Differences in practice and opinion become occasions for distrust and fragmentation and at the end, people leave the church because they are unable to understand why some rituals and different practices needed to be celebrated. The United church of Christ is one of the denominations that allows us to incorporate cultural elements and traditions which are meaningful for the congregants. For us, respecting the differences and celebrating unity in diversity has been one of our strongest values and we should be so grateful for that beautiful gift.
I believe that God desires to have each one of us working together by allowing us to share our gifts and talents. We are all different, but we can be united because Jesus Christ bound us together as the beautiful family of God. Promise UCC in Dallas has witnessed what it means to have a diverse congregation. This Multicultural Celebration helped us to claim our own identity as individuals but also to recognize that we are different. It was a blessing to be able to incorporate into worship different cultural rituals which were meaningful for the congregants like dances, traditional customs, offerings, and symbols. We included elements from Pre-Columbian Mesoamerican civilizations, African-American, Native American and Caucasian.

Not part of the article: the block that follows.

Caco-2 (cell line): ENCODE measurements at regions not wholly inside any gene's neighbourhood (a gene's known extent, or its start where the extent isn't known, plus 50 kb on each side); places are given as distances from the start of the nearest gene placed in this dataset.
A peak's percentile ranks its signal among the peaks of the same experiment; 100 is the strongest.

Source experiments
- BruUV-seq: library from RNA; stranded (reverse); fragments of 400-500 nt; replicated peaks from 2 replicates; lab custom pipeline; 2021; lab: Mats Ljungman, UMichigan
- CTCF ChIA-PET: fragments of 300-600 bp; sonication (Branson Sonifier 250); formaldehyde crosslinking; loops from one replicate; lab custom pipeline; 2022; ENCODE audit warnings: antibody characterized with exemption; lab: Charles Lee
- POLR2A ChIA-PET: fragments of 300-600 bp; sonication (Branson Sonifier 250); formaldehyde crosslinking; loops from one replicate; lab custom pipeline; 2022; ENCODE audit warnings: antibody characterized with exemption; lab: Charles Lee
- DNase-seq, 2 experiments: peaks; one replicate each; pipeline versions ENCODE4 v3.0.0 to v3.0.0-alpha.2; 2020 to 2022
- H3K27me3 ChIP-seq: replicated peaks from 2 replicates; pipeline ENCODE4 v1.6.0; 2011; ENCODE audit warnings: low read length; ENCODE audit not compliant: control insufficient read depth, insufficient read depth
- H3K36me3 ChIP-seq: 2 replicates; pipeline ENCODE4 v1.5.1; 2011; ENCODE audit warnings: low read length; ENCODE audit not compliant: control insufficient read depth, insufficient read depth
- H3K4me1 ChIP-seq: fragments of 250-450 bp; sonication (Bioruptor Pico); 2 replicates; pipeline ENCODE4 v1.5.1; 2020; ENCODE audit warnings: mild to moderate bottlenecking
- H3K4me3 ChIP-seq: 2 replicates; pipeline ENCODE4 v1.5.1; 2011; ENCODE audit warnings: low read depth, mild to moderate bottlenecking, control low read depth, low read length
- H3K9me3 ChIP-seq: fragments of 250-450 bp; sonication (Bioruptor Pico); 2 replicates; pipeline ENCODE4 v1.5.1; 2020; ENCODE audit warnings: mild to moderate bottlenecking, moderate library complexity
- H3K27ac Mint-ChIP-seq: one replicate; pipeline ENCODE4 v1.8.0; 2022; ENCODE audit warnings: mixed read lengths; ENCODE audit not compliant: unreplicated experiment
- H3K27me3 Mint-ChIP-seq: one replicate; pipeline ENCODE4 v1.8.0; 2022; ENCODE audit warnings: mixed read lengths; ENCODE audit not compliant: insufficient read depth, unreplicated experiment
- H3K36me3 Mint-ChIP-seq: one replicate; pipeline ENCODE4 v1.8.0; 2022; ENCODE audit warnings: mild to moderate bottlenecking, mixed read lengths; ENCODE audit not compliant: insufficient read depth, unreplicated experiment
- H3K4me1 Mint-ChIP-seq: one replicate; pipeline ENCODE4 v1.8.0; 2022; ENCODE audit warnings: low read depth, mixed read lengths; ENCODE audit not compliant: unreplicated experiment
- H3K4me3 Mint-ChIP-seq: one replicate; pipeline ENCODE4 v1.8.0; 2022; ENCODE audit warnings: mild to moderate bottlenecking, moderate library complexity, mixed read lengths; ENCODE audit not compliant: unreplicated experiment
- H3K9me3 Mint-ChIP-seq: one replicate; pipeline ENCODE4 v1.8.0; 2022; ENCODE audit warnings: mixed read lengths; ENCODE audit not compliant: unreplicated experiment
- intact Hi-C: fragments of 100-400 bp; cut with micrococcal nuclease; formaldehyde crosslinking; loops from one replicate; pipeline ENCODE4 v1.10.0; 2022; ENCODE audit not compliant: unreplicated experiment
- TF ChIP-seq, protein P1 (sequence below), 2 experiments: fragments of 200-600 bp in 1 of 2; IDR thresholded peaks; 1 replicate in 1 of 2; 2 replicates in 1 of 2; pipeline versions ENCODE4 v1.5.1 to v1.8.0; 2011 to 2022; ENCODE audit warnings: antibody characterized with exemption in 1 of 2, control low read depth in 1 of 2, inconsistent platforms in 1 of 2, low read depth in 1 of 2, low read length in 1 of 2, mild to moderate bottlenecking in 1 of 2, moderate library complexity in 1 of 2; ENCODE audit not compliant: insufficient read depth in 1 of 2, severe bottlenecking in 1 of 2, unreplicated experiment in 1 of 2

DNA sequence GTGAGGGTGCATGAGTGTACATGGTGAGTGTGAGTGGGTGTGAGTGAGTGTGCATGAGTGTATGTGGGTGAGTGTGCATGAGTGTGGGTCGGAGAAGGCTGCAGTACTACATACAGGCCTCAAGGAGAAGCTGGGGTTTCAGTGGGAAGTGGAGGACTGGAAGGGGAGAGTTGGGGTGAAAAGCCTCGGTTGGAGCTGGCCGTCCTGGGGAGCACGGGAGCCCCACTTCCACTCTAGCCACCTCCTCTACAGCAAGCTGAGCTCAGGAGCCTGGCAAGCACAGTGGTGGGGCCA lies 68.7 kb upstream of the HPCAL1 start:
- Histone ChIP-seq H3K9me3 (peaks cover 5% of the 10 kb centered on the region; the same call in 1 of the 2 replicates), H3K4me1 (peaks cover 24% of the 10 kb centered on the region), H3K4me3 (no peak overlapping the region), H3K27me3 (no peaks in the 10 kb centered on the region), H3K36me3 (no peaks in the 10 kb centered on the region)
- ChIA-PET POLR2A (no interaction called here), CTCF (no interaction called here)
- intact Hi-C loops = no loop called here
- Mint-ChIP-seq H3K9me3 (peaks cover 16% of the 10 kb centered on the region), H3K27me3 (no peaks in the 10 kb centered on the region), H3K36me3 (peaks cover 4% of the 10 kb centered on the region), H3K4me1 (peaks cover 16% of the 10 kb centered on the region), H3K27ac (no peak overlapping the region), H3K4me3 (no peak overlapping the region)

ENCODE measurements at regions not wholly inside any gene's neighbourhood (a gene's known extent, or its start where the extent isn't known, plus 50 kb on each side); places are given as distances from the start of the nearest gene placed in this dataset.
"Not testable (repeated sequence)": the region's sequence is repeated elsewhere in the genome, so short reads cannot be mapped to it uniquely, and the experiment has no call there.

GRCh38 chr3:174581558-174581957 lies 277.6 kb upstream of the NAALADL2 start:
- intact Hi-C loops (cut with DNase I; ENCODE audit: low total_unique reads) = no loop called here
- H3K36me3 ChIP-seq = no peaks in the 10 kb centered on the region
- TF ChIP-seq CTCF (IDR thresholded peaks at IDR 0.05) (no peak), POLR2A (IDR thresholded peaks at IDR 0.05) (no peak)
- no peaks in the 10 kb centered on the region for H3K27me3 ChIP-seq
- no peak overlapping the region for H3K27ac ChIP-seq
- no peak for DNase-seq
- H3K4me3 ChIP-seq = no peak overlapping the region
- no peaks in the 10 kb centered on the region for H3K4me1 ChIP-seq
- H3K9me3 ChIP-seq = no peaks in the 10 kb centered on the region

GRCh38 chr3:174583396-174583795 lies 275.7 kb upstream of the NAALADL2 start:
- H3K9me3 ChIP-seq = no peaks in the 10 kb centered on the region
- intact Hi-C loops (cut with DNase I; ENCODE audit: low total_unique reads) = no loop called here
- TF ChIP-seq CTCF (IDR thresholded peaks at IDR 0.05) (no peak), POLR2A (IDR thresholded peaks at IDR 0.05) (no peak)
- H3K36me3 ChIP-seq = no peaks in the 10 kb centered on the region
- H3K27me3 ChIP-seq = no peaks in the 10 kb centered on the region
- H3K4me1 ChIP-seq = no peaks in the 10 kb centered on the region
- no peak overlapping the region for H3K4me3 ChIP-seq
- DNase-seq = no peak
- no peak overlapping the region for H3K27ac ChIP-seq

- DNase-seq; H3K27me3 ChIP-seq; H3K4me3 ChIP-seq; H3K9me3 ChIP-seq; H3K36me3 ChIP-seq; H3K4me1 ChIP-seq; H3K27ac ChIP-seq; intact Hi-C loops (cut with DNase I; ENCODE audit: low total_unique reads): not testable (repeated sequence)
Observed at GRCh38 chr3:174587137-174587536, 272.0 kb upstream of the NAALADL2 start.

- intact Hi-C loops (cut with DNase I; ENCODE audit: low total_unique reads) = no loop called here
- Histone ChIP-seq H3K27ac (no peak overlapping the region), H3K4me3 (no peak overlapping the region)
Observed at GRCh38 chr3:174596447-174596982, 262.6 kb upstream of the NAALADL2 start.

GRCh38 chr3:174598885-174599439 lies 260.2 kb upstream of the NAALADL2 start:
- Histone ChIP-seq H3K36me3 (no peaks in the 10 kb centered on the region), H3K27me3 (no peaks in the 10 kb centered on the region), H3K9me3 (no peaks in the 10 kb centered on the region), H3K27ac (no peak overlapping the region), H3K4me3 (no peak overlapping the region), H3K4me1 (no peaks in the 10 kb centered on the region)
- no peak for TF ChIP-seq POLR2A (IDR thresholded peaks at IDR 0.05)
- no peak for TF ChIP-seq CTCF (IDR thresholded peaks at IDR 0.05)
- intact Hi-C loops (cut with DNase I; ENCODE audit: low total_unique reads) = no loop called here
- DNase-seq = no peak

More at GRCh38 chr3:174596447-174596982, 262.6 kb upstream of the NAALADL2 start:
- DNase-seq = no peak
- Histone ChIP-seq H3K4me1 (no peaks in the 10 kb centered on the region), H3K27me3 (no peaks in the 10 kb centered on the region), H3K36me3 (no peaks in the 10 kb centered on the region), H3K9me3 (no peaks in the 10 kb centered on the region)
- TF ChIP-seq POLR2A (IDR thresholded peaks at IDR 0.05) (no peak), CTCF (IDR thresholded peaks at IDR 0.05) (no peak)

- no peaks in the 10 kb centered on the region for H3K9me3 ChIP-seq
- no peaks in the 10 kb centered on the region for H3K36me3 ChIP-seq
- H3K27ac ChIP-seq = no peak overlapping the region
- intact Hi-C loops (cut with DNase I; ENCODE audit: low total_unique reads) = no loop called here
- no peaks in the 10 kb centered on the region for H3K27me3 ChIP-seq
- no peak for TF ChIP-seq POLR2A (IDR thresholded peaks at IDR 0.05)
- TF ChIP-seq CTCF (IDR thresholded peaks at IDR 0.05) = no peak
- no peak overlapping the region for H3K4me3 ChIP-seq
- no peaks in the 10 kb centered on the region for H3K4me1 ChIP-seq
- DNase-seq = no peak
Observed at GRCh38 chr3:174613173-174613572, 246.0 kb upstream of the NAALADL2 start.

At Promise UCC we are making room for the words that Jesus prayed for His people saying, “I ask … that they may all be one … so that the world may believe that You have sent Me.” Differences are not going to just fade away in society or in church. So what can we do? What can we do to live with our differences in a way that honors Christ and is good for the church?
I invite you and invite myself, to recognize that there is sometimes more than one right way to think, to behave, to celebrate and to connect with our understanding of God. The choice is not always between right and wrong, white, brown, yellow or black. God is equally honored by vegetarians as by people who eat meat. Let us welcome one another and celebrate each person as a gifted human being who has been created by the same God. We need to recognize that no one of us, and no single group of people like us, can stand alone. We need each other to do what God calls us to do in this grieving world filled with hate, division and pain caused either by political disagreements or by natural disasters.
Multicultural worship is one alternative if a congregation wants to include immigrant people and their culture in its life. Multicultural worship is also an excellent opportunity for worshipers to bond together. To make successful multicultural worship happen, three basic elements require attention. They are language, cultural expressions, symbols and visuals. Without getting away from the guidelines of Worship, it is possible to have a meaningful multicultural worship services simply by keeping these elements in mind.
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Promise UCC is committed to building a team-ministry model investing in the lives of those around us and empower them to function more effectively within their strengths, gifts, and passion.
Let's recognize the hard work of all these congregants who are committed to the mission of Promise UCC!